The Redskins were as good as dead, that's for sure, as Vanderjagt lined up. At 2-6 would NFC East life have been worth living with a trip to visit the Eagles in Philadelphia next week? Except for the game-changing play, this might have been a new abysmal bottom for the Redskins. They were outperformed on offense (378 to 300 total yards), didn't force a turnover and allowed young Tony Romo, starting his second NFL game, to complete 24 of 36 passes for 284 yards and two touchdowns despite constant blitzing. If Terrell Owens hadn't dropped a picture-perfect bomb that should have been a 74-yard touchdown, Romo might have totally shredded the Redskins. As it was, his 28-yard pass over the middle to Jason Witten on third and five looked like it would be the game-winner, setting up Vanderjagt's attempt.
That's when the Redskins' season may have changed from utterly miserable to something considerably better. All week, special teams coach Danny Smith put in a field goal-block scheme, based on flaws seen in film study, where Vincent might break free.
"I got a good jump," Vincent said, "and just went for my block point." His block point? How would he know what one is? "I asked if he'd ever blocked a kick before in his life," Gibbs said. "He said, 'No.' "
One delicious element in this game was savored in the Redskins' locker room. A dubious strategic decision by Parcells cost the Cowboys this game. With just two minutes gone in the second quarter, Parcells went for a two-point conversion with Dallas leading 6-5 and failed.
With just one more point -- that easy automatic conversion -- the Cowboys would have led 20-19 when Novak missed wide right with 35 seconds left. At that point, Dallas would've been taking a knee and thinking about its playoff chances.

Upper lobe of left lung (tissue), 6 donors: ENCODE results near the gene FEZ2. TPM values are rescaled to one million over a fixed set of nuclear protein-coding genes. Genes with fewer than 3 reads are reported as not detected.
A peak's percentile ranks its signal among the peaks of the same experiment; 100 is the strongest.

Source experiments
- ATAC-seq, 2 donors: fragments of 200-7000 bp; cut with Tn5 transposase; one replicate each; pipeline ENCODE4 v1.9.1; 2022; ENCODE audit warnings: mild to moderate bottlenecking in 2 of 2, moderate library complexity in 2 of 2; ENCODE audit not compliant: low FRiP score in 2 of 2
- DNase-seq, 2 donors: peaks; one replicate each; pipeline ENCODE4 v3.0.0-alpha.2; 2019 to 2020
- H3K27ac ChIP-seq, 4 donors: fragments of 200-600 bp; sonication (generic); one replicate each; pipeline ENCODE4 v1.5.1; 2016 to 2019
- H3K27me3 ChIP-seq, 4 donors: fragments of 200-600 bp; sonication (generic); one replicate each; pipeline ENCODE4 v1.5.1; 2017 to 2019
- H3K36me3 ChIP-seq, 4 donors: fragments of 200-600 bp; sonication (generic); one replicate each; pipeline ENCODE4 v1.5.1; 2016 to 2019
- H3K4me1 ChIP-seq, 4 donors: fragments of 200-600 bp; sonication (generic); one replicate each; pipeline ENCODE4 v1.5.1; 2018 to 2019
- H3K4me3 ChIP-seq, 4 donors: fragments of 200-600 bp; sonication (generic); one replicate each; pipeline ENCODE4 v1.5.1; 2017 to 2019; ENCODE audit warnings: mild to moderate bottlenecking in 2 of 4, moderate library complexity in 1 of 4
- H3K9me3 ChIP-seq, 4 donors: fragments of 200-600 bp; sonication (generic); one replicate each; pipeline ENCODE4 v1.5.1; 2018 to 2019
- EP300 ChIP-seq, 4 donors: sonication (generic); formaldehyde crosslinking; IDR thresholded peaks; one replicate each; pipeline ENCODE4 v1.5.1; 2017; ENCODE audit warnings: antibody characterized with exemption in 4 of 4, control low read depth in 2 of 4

Instead, the Redskins are getting the last word. In a New York Times Magazine story last week, Parcells was candid in many comments about the Redskins, saying that tackle Jon Jansen "isn't the same player he was two years ago" and that Redskins cornerbacks were a weakness to be exploited, among other things. "We answered a call from a guy who said some things about me and about our team," Jansen said.
On the flight back to Dallas, perhaps Owens and Parcells can sit side by side. Owens can rationalize how he dropped that certain touchdown bomb and another open pass. Parcells can explain why he tells players not to stir up opponents by popping off, then does it himself and compounds his sins by giving away a crucial point.
Long after this victory, Gregg Williams, whose defense is finally healthy yet would have shared in the blame for another loss if not for The Play, was in a cheerful mood. Seasons, even those that begin atrociously, can have radical mid-course corrections. After all, a 5-0 run got the Redskins in the playoffs last year.
With six seconds left in the first half of their season, the Redskins appeared headed to 2-6 and the indignity of being the biggest disappointment in the NFL. Instead, a blocked kick, by a man who'd never blocked one in his life, and a face-mask penalty on a Cowboys offensive lineman who is never supposed to have to make a tackle, transformed the game in a blink.
Will it change a season? Or will this be a dazzling fluke in a dismal season? Answers lie in Philly.